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The Sovereignty of God in Our Suffering

No one seeks suffering and affliction. In fact, as a general rule, wise people try to avoid it. But in a fallen, broken, evil and dark world, suffering of some kind is unavoidable. Even when the world looks bright and happy, there is often invisible darkness and suffering crouching stealthily behind bright objects of our affection. Frequently, it will make itself known to us when we have sinfully used our free will to pursue pleasures and affections that are outside of what God desires for us. Other times, the suffering seems to have no direct relation to any particular free will decisions we are making at all (Job 1:1-22). Still, in other instances, it exists as our sovereign God’s tool to right us, to grow us, to direct us, and ultimately to shape us into his image, while also opening our eyes to the real delights we were always intended to enjoy. Romans 8:28-29 tells us that God uses his sovereignty to forge those who love him into a brother or sister of Jesus, and that he can sometimes do this with suffering. So how should we approach suffering? With a recognition of who God is.

It is a recognition of God’s sovereignty that makes the wise children of God wise. When his wife urged Job to curse God for the suffering the Lord had allowed in his life, it was Job's refusal to do so that displayed his trust in the Lordship of God over his life (Job 2:7-10). He famously asked in that dark moment why a man should accept good from God and not bad. In moments like that, our devotion to God is displayed in such irrefutable ways that even Satan cannot deny to whom it is that we belong.

The Psalmist recognized how a sovereign God uses affliction to better us by training us toward obedience to his word. In Psalm 119:71 he argues how a terrible affliction he suffered caused him to consider and learn God’s decrees. He tells us that his affliction caused him to realize that God’s law is better than great wealth (Psalm 119:72).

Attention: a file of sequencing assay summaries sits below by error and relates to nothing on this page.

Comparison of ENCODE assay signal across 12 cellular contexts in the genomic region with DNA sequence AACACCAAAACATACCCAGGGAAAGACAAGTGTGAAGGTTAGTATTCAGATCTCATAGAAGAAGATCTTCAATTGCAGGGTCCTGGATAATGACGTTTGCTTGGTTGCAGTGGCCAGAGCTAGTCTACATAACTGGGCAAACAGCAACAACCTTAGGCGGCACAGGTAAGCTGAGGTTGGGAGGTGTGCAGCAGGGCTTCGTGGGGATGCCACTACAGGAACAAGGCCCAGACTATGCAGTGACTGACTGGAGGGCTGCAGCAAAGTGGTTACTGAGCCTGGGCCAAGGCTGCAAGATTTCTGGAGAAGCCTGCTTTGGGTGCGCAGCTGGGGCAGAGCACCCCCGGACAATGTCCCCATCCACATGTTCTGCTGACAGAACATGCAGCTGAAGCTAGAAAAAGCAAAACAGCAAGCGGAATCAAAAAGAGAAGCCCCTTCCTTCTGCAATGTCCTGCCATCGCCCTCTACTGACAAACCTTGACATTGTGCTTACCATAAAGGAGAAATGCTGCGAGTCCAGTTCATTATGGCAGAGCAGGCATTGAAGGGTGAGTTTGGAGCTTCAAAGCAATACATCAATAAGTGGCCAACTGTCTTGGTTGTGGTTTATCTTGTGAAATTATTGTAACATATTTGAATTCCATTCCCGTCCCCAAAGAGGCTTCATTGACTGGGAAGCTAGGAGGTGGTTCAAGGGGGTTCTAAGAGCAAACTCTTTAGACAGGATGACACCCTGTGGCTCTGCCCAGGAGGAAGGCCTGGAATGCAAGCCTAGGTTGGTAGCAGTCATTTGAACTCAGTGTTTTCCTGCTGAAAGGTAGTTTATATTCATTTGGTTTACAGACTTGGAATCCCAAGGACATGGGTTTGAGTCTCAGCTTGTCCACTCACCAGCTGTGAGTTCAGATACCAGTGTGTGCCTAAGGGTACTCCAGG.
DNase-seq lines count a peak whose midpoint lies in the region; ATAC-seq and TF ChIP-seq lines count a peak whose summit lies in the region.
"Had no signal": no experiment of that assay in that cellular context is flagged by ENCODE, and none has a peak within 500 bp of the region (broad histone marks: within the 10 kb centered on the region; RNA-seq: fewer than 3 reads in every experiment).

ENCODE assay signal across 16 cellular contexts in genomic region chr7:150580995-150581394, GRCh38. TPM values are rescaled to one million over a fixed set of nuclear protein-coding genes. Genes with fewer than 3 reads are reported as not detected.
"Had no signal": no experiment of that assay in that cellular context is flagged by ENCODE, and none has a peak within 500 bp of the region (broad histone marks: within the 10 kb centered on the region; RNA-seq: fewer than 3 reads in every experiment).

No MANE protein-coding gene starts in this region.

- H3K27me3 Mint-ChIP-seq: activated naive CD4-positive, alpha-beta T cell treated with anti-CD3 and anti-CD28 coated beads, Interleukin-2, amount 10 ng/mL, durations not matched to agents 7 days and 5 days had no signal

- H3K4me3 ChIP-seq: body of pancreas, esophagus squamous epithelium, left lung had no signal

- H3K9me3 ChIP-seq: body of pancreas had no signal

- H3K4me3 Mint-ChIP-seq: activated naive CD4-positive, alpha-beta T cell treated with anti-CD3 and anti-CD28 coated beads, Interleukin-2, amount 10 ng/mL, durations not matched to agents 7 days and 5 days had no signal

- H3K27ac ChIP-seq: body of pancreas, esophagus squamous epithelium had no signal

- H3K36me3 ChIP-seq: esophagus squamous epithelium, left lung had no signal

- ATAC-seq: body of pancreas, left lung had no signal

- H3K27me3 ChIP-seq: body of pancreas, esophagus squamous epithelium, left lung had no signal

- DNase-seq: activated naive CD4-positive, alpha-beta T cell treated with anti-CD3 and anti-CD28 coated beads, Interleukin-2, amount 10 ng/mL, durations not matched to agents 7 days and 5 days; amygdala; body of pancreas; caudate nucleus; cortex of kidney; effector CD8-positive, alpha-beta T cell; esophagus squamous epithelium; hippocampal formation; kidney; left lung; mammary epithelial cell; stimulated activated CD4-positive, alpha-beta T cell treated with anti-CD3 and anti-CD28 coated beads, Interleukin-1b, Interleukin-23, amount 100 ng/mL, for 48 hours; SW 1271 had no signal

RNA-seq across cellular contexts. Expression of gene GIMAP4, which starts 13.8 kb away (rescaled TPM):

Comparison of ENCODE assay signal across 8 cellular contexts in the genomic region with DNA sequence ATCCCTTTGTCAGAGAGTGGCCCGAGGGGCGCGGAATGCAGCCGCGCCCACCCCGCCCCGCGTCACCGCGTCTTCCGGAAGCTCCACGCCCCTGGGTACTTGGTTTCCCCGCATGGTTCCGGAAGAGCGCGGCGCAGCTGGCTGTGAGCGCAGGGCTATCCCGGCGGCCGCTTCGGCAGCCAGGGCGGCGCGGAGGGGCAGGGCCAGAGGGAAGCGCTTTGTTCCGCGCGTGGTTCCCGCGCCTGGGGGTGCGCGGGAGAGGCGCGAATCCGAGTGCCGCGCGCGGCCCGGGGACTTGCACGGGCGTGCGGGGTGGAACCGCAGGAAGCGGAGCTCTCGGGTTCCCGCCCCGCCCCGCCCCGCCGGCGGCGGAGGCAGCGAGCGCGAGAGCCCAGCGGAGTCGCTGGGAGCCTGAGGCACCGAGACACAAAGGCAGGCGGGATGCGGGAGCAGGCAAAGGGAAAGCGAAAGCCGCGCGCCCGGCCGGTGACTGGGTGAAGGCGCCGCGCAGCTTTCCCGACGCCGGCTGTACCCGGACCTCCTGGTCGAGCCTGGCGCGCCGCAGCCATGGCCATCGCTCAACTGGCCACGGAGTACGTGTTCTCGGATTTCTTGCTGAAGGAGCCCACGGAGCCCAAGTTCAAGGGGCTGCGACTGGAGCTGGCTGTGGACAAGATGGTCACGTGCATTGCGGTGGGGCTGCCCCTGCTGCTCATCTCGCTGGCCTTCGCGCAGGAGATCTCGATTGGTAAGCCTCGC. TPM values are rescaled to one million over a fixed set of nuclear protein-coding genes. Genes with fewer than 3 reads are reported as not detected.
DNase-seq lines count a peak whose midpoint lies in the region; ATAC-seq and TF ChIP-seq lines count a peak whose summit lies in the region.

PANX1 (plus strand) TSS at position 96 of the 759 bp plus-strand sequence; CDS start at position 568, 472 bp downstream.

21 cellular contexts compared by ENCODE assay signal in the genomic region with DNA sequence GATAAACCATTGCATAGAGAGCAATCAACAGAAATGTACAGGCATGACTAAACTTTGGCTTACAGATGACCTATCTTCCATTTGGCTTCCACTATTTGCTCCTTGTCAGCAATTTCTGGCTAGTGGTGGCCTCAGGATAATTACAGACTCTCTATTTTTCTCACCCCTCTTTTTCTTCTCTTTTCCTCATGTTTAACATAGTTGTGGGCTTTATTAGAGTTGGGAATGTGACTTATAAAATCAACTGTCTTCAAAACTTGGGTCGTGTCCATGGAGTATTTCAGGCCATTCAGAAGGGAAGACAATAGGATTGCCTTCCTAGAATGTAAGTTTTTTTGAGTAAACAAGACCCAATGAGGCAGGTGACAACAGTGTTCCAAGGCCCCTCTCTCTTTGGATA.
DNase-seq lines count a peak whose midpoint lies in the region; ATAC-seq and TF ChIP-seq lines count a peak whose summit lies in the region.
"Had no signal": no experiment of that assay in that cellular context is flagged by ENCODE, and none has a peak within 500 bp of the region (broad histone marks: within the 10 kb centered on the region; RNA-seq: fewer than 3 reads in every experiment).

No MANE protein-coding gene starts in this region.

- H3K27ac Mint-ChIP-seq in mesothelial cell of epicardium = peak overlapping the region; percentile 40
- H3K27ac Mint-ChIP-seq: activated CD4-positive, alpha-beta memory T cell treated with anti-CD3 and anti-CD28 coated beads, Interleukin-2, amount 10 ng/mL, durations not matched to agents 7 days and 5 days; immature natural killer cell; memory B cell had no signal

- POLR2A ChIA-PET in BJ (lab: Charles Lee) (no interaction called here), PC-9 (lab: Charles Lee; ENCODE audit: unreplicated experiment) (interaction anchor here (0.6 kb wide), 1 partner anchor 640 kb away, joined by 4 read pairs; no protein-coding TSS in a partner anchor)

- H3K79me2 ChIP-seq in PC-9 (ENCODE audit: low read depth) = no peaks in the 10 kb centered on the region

So significant to wisdom and righteousness is this kind of understanding of God’s sovereignty that Jesus himself modeled it for us when he submitted to the will of God and accepted the cup of suffering that would come with his experience of the crucifixion (Matthew 26:38-46). In light of that, the writer of Hebrews makes a curious point when he tells us that Jesus learned obedience through his suffering (Hebrews 5:8). Jesus learned obedience not because he was rebellious and needed to learn how to obey. He learned obedience as a human experience. He knows exactly what it means and how it feels to obey in human form, and he modeled the acceptance of God’s sovereignty in the midst of suffering for us. We can look to him as our example, and follow him knowing that he has felt what we feel. He was familiar with pain, suffering, and obedience.

The sovereignty of God over our lives may seem unpleasant at times, but know that it is used to make us into something glorious, and to bring us to a place of wealth, delight and genuine communion that we cannot really experience in our fallen state. Recognize the wisdom and peace that it can bring in your most challenging experiences.

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